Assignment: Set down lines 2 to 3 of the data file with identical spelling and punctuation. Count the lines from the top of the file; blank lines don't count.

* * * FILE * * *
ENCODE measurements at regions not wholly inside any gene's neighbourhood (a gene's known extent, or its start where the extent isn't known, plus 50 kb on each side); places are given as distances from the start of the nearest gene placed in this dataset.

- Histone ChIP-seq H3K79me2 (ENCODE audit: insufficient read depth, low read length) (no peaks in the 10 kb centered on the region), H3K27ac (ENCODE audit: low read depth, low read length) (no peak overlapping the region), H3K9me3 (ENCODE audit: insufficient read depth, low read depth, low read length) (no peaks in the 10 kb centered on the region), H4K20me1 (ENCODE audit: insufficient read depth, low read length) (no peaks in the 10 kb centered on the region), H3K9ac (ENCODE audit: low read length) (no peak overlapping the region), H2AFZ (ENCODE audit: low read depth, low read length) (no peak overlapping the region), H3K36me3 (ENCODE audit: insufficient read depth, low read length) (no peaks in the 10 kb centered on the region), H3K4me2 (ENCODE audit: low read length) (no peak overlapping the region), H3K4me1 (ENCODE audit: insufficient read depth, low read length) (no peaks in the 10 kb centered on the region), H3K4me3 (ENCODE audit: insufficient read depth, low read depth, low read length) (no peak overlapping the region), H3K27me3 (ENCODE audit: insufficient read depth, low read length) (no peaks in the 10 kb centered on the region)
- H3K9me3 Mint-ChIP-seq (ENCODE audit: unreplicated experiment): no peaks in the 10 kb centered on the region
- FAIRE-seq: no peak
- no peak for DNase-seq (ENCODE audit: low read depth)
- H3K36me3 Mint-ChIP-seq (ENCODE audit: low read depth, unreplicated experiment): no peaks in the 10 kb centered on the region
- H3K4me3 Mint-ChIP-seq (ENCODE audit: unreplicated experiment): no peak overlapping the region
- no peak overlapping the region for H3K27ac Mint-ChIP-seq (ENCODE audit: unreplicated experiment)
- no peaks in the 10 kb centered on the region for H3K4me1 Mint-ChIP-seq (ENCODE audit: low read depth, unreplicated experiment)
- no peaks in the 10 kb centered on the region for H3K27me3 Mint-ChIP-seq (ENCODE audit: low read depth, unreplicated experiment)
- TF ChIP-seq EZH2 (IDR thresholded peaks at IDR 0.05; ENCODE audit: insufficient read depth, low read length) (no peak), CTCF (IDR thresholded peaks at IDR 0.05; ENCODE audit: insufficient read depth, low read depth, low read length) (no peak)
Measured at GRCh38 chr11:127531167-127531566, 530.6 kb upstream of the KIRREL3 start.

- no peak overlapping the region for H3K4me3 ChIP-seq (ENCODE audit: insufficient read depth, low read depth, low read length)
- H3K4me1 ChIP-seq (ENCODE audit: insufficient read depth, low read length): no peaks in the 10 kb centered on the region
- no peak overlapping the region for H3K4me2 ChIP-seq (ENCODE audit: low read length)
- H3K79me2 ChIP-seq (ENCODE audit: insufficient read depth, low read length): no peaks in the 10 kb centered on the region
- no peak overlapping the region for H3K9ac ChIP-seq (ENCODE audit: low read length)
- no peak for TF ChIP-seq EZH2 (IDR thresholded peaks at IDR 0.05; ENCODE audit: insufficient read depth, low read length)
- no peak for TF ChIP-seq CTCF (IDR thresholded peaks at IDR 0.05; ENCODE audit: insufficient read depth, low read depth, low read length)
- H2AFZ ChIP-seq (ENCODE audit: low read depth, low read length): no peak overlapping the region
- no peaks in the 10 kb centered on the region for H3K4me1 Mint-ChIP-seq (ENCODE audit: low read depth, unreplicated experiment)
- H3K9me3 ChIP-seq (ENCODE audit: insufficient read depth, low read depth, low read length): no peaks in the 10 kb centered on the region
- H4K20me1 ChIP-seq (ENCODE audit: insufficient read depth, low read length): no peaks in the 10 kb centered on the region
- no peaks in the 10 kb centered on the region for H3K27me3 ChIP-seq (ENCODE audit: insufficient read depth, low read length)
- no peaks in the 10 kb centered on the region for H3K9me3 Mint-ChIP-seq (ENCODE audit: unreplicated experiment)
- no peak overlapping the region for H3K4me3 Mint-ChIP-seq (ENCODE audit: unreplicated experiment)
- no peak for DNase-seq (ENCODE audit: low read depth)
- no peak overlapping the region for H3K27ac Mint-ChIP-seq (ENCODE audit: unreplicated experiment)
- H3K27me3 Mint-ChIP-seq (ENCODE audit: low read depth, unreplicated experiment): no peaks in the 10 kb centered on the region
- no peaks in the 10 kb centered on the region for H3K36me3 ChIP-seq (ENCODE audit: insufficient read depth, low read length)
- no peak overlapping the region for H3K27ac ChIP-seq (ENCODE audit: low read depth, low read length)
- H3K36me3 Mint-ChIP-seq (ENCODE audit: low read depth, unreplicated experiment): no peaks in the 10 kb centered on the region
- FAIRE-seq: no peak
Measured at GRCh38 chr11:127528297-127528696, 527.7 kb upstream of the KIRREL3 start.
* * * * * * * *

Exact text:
- Histone ChIP-seq H3K79me2 (ENCODE audit: insufficient read depth, low read length) (no peaks in the 10 kb centered on the region), H3K27ac (ENCODE audit: low read depth, low read length) (no peak overlapping the region), H3K9me3 (ENCODE audit: insufficient read depth, low read depth, low read length) (no peaks in the 10 kb centered on the region), H4K20me1 (ENCODE audit: insufficient read depth, low read length) (no peaks in the 10 kb centered on the region), H3K9ac (ENCODE audit: low read length) (no peak overlapping the region), H2AFZ (ENCODE audit: low read depth, low read length) (no peak overlapping the region), H3K36me3 (ENCODE audit: insufficient read depth, low read length) (no peaks in the 10 kb centered on the region), H3K4me2 (ENCODE audit: low read length) (no peak overlapping the region), H3K4me1 (ENCODE audit: insufficient read depth, low read length) (no peaks in the 10 kb centered on the region), H3K4me3 (ENCODE audit: insufficient read depth, low read depth, low read length) (no peak overlapping the region), H3K27me3 (ENCODE audit: insufficient read depth, low read length) (no peaks in the 10 kb centered on the region)
- H3K9me3 Mint-ChIP-seq (ENCODE audit: unreplicated experiment): no peaks in the 10 kb centered on the region